Introducing our 2021 Future Energy Scenarios

Changing the way we consume power

Our Future Energy Scenarios (FES) draw on hundreds of experts’ views to model four credible energy pathways for Britain over coming decades. Matthew Wright, our head of strategy and regulation, outlines what the 2021 outlook means for consumers, society and the energy system itself.

This year’s Future Energy Scenarios insight reveals a glimpse of a Britain that is powered with net zero carbon emissions.

Our analysis shows that our country can achieve its legally-binding carbon reduction targets: in three out of four scenarios in the analysis, the country reaches net zero carbon emissions by 2050, with Leading the Way – our most ambitious scenario – achieving it in 2047 and becoming net negative by 2050.

Read our Future Energy Scenarios 2021

Two scenarios – Leading the Way and Consumer Transformation – see Britain reduce its emissions by 2035 by the 78% (from 1990 levels) committed to in the recent sixth Carbon Budget.

But our analysis also highlights the level of societal change and policy direction that will be needed to meet these targets.

Changing the way we consume power

Consumers will need to embrace new ways to use energy in the coming years.

That means a greater understanding of how their power use and lifestyle choices impact how sustainable our energy system will be – from how we heat our homes, to when we charge our future cars.

For example, in our Leading the Way scenario, people in 2050 are turning down their thermostats by an average of 1°C, reducing heat demand by 13%1.

And over 80% of households are smart charging their electric vehicle (EV)2, responding to time-of-use energy tariffs to access cheaper, greener energy and reduce peak demand on the grid.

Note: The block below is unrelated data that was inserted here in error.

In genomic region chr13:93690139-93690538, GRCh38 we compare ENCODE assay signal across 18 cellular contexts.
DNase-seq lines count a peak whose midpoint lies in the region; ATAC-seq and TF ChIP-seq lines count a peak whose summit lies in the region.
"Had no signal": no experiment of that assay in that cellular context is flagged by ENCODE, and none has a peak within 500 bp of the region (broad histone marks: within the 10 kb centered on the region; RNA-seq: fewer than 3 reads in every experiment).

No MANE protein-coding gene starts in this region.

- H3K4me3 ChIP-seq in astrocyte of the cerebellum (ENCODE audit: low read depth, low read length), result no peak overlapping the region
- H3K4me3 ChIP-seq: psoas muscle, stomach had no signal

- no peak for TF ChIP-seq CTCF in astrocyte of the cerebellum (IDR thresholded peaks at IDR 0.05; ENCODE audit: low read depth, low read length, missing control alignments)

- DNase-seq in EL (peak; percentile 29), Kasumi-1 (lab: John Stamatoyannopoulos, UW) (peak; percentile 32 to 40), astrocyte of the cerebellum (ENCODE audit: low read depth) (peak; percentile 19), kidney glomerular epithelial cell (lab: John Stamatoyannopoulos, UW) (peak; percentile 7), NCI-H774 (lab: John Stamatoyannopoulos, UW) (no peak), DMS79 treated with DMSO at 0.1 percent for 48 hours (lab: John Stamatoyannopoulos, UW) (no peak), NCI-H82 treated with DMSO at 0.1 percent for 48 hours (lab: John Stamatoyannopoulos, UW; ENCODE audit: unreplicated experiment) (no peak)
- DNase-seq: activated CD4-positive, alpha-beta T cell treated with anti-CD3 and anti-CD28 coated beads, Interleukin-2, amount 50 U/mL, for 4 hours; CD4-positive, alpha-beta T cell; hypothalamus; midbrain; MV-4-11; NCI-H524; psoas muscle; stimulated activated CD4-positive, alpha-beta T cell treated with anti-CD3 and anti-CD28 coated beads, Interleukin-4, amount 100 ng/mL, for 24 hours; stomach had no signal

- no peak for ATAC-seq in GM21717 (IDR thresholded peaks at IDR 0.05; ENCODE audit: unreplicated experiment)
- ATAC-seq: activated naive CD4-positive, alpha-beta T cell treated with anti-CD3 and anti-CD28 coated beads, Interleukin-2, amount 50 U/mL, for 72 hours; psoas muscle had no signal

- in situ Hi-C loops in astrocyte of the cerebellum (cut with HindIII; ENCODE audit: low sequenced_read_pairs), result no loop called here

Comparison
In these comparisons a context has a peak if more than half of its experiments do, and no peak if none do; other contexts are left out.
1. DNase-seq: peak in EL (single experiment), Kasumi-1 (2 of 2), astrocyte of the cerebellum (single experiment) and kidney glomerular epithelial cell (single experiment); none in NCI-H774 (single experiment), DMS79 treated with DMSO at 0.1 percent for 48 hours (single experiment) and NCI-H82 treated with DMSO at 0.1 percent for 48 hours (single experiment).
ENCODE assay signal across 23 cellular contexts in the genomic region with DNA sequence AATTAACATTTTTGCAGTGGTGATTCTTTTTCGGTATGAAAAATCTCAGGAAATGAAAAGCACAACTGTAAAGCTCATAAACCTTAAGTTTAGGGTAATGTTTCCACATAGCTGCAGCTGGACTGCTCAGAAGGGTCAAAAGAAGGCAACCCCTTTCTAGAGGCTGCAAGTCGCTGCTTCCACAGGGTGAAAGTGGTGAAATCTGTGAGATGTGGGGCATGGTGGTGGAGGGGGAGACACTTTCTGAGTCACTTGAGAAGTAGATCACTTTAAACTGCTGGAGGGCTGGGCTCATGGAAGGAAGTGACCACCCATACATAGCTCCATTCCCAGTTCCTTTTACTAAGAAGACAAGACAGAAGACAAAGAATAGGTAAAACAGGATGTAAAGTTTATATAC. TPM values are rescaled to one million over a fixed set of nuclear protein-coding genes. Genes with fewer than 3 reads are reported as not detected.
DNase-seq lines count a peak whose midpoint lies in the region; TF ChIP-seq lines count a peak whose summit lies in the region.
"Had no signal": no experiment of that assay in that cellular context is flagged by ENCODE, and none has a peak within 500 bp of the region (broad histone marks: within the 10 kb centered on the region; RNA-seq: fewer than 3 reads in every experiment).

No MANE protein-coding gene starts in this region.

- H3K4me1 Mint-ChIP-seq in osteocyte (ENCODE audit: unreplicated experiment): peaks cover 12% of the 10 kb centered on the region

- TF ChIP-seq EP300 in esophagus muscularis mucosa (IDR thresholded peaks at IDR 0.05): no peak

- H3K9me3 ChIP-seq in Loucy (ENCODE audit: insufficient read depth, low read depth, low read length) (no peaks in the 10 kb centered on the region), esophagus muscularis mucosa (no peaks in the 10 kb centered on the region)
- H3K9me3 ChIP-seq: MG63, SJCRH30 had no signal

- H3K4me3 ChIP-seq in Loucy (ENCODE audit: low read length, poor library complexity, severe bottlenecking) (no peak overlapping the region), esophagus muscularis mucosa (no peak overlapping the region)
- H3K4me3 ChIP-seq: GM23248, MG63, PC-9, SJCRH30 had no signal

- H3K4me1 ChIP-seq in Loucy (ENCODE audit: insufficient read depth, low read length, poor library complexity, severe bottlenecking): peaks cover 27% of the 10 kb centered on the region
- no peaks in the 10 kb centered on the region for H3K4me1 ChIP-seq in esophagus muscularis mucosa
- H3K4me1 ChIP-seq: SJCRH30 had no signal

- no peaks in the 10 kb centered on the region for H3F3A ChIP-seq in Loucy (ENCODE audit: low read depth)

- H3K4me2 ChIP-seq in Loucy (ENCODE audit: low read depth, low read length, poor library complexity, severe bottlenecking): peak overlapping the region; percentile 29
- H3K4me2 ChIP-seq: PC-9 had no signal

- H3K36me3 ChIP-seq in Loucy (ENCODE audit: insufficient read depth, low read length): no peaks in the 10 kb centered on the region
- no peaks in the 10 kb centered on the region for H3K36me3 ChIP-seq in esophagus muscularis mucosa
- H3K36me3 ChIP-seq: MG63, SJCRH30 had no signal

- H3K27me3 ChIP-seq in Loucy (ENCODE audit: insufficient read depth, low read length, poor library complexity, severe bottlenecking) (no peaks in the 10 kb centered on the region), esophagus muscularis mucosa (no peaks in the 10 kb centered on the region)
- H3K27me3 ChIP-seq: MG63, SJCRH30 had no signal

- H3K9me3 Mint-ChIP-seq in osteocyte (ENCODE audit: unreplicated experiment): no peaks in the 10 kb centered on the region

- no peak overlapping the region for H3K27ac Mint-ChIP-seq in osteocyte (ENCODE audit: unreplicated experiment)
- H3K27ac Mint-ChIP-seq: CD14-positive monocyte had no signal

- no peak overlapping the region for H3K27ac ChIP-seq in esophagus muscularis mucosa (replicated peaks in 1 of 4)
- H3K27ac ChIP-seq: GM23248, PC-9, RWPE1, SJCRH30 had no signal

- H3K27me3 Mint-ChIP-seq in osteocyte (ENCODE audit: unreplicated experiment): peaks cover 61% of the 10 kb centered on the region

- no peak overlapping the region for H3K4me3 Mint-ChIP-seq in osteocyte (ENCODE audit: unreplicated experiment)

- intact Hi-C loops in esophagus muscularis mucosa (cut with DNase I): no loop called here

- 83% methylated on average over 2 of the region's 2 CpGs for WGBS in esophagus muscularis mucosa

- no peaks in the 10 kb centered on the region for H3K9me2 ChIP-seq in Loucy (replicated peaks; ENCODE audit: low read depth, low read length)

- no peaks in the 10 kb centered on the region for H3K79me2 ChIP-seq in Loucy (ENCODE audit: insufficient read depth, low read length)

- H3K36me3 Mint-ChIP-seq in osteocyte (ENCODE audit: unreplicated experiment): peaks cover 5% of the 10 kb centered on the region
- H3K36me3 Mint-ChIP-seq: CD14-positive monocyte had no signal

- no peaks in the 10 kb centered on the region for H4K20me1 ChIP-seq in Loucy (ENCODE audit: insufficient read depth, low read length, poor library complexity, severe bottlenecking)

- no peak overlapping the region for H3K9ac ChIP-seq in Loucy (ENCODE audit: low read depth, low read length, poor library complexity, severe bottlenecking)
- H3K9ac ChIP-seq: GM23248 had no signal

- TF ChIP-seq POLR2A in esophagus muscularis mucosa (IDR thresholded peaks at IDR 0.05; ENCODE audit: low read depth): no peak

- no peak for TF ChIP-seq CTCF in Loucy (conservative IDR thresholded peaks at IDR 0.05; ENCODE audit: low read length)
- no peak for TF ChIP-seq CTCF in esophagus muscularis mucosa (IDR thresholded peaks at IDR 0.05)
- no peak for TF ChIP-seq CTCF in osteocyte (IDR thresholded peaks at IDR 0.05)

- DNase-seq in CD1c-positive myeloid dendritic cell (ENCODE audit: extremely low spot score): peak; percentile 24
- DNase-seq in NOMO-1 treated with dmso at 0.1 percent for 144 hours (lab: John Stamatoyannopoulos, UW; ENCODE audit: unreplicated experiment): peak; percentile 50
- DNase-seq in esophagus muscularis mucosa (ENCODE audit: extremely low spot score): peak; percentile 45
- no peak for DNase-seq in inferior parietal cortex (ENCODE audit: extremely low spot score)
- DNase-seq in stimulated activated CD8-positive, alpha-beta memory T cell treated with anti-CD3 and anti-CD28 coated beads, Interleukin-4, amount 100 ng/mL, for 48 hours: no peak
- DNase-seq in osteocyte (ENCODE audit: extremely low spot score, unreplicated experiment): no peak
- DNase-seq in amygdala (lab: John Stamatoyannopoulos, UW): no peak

Switching to LED light bulbs and smart appliances, too, could have a significant impact, with potential improvements of over 30% in consumers’ energy efficiency according to our Consumer Transformation scenario7.

Britain is making strong progress on that journey – but the changes we outline in FES show how important a coordinated approach will be to capitalise on that momentum.

Clear policy direction from government on, for example, residential heating and support for energy efficiency measures will also be key to reducing overall demands.

In the two scenarios that meet the sixth Carbon Budget target, the government achieves its pledge to install 600,000 heat pumps per year – with up to 2.6 million installed by 20253 and over 25 million by 20504 – but our analysis shows that the pledge should be supported by policies on retrofitting thermal efficiency measures in homes to fully realise energy savings.

Across our FES scenarios we could also see:

  • up to 37.4 million electric vehicles on Britain’s roads by 20505;
  • a 60% reduction in energy demand for road transport by 2050 compared to today, even in the slowest decarbonising scenario6;
  • power sector emissions being negative by 2034 in all net zero scenarios8;
  • no unabated combustion of natural gas for power beyond 2035 in our most ambitious scenario9.

With the decline of natural gas use, hydrogen plays a central role in all of the net zero scenarios.

Electrolysis – converting surplus wind or solar energy into hydrogen power – will introduce significant flexibility to the electricity network, with hybrid heat pumps and hydrogen boilers replacing natural gas in some scenarios.

The government’s plan for a hydrogen town – set out in its Energy White Paper – could be realised before the end of the decade in two of our FES scenarios10.

Next steps on the net zero journey

As the country’s electricity system operator, our ambition is to be able to run the grid with zero carbon.

A zero carbon electricity system would be a significant achievement, but still only one step on our country’s road to net zero.

Britain is making strong progress on that journey – but the fundamental changes outlined in our latest FES insight show just how important a coordinated approach will be between policymakers and industry if we’re to capitalise on that momentum.



  1. p46 – from the Leading the Way scenario
  2. p58 – from the Leading the Way scenario
  3. p51 – from the Leading the Way scenario (equates to around 9% of homes)
  4. p49 – from the Consumer Transformation scenario
  5. p62 – from the Steady Progression scenario
  6. p58 – from the Steady Progression scenario
  7. p49 – from the Consumer Transformation scenario
  8. p23 – from the Leading the Way, Consumer and System Transformation scenarios
  9. p97 – from the Leading the Way scenario
  10. p43 – from the Leading the Way and System Transformation scenarios